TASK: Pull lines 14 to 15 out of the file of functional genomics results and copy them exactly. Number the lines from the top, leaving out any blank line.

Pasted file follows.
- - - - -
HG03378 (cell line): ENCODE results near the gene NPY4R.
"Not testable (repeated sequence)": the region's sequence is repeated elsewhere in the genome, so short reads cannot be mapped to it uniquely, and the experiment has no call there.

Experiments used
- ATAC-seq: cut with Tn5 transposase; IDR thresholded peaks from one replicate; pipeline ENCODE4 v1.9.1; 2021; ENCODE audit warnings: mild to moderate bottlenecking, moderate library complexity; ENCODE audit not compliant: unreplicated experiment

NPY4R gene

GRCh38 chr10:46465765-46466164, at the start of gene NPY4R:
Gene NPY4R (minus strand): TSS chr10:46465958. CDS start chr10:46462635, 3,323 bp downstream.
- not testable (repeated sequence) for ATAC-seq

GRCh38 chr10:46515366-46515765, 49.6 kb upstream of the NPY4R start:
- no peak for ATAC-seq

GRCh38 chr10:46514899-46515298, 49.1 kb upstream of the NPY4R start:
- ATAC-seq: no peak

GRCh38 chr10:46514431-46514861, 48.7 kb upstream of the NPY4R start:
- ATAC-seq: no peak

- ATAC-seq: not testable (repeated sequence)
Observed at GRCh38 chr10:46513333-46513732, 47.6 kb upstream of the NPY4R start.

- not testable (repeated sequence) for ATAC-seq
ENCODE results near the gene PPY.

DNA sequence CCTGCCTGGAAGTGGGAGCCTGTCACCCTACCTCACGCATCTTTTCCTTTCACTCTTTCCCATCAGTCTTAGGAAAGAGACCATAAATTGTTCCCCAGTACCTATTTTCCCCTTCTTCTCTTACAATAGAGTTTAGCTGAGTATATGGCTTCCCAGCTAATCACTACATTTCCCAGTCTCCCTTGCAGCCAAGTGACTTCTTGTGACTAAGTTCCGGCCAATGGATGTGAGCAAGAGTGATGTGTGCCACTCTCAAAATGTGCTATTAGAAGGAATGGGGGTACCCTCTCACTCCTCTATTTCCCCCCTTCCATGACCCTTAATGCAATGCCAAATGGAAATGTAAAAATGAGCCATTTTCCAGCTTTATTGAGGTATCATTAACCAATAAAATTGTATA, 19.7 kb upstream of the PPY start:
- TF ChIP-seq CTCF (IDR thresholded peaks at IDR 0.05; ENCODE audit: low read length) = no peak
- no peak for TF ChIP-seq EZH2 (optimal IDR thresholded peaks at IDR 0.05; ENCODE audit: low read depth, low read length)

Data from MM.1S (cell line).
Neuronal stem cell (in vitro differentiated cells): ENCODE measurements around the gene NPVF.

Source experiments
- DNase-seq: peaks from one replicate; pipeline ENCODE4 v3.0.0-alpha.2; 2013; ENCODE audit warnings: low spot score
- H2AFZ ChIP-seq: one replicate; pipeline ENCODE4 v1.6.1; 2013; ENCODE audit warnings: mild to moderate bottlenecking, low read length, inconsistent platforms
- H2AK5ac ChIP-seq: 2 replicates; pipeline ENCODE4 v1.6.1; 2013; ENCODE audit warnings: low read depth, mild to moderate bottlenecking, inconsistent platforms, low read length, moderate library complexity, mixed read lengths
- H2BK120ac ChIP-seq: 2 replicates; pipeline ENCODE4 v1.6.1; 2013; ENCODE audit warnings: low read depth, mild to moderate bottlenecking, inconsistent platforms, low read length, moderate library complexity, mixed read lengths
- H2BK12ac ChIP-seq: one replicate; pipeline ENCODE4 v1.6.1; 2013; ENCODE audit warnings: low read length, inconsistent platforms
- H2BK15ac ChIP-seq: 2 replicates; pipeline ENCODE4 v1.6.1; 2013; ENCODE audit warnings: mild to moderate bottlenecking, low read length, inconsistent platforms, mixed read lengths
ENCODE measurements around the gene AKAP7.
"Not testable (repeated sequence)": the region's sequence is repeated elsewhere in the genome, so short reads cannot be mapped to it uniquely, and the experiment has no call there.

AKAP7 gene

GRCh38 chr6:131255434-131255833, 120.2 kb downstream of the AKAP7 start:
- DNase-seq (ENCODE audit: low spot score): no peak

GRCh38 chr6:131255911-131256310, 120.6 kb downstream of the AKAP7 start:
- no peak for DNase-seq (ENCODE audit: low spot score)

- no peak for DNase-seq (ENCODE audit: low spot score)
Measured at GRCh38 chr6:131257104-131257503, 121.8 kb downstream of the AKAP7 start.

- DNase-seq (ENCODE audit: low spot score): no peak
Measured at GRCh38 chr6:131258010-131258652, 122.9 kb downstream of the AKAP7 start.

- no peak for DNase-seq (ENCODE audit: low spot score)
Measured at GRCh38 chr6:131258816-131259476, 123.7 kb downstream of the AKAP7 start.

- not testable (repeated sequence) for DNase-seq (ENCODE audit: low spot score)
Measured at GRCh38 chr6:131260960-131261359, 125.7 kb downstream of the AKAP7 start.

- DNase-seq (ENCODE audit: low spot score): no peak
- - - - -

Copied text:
- ATAC-seq: no peak

- ATAC-seq: not testable (repeated sequence)